What Causes Typhoons?
Pre-Conditions for Typhoons
Several atmospheric ingredients must come together to favor the formation of a typhoon. Since a typhoon is just another term for hurricane, the same conditions apply for both. There are perhaps seven atmospheric conditions which, if met, could cause a typhoon to form. A pre-existing
disturbance, warm ocean water, low atmospheric stability, sufficient Coriolis force, moist mid-atmosphere, and upper atmosphere
divergence are all important factors for typhoon formation. These conditions are discussed in greater detail in Tropicalweather.net's "How do hurricanes form?"
These factors are important in that tremendous amounts of heat energy is transported from the tropics northward to the higher latitudes. The typhoon is a large heat engine, where great amounts of heat
are being produced from the process of latent heat of condensation. This occurs as water vapor is being evaporated from the ocean surface and condensed into cloud droplets.
Mechanisms to Cause Typhoon Formation
If all of the pre-conditions are met, typhoon formation then becomes possible. There are several types of atmospheric disturbances that can cause a typhoon to develop.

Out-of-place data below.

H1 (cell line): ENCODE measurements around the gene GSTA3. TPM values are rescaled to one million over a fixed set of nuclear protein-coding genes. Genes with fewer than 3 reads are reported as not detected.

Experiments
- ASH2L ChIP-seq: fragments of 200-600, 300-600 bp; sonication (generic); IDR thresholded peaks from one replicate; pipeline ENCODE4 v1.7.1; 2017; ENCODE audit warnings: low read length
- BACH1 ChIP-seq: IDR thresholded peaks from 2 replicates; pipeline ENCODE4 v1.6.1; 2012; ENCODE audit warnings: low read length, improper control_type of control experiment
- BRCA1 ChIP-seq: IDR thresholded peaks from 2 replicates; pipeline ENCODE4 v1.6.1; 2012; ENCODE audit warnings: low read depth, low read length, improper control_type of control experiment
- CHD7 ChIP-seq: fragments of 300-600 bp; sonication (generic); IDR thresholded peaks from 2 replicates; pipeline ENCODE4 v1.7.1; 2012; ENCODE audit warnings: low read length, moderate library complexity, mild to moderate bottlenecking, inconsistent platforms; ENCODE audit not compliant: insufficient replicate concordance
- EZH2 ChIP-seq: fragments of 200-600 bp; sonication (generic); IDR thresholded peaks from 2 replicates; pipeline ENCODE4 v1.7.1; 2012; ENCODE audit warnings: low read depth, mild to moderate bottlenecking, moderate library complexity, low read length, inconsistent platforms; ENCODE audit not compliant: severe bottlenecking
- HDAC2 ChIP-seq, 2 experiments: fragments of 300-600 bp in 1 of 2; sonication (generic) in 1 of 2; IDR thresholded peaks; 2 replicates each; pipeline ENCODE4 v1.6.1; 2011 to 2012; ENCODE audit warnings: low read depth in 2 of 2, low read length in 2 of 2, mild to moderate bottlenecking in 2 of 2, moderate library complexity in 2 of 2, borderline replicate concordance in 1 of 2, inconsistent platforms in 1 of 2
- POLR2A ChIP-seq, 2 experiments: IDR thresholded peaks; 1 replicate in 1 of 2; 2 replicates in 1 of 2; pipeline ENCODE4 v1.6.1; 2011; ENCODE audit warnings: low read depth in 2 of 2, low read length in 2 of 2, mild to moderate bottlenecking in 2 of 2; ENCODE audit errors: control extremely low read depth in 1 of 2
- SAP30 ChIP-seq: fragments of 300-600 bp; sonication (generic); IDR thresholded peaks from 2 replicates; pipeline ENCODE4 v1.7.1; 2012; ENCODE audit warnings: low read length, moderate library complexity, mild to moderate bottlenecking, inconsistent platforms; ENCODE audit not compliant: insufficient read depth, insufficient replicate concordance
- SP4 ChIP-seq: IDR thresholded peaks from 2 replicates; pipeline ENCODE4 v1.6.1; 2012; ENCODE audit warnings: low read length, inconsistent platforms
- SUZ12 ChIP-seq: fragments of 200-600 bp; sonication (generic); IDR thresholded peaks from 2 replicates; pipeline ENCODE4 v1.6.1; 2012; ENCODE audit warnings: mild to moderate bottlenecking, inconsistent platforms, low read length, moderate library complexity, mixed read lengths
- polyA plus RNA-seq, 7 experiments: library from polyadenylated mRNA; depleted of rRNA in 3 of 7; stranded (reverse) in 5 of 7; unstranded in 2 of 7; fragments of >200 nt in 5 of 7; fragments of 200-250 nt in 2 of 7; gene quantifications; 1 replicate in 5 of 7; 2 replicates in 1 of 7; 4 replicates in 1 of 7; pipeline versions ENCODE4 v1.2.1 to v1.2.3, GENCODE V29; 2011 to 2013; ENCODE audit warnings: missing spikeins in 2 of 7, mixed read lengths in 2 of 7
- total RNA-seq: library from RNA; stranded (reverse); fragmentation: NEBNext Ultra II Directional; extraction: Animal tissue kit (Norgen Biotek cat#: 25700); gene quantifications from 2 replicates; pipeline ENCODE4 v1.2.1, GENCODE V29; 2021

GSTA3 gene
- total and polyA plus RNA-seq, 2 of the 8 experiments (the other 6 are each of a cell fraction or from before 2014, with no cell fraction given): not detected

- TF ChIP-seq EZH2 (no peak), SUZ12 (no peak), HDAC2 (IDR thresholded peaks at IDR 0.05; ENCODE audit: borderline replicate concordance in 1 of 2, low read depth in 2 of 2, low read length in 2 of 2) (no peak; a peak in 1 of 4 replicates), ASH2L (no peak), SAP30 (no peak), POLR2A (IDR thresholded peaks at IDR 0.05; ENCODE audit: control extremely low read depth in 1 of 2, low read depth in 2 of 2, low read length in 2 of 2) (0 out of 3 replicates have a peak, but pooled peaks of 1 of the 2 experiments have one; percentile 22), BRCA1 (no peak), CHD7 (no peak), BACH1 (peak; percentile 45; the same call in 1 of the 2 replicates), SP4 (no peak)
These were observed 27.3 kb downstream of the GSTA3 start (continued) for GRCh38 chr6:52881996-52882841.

The most common mechanism to cause a typhoon to develop is the monsoon trough. This is an extension of the Inter-Tropical Convergence Zone where cyclonic spin has developed. The ITCZ is a
trough of low pressure created by the convergence of the northeast and southeast trade winds. This "trade wind" trough does not contain the spin to initiate typhoon development. Typhoon ( hurricanes )
are caused mostly by the monsoon trough in six of the seven hurricane / typhoon formation basins of the world.
Another cause of typhoon formation is from the Tropical Upper Tropospheric Trough (TUTT). The upper
air low is cold in nature as compared to its surrounding environment. A typical low pressure center that forms a typhoon starts at the lower levels and is warm compared to its environment. If a TUTT low
remains over the warm ocean waters for several days, sometimes it gradually warms and takes on tropical characteristics. At this point the low "reaches" down to the surface from the upper atmosphere where
the development process transforms.
Another cause of typhoon development is from a front which stalls over tropical waters. Inherently, a front has a cyclonic spin associated with it. If winds
aloft become favorable with little wind shear, showers and storms could become more numerous and cause a typhoon to form.
By far, the monsoon trough causes most typhoons to form in the western Pacific Ocean. Locations such a the Philippines, Guam, south China Sea, Taiwan and southern Japan are all locations susceptible to typhoons.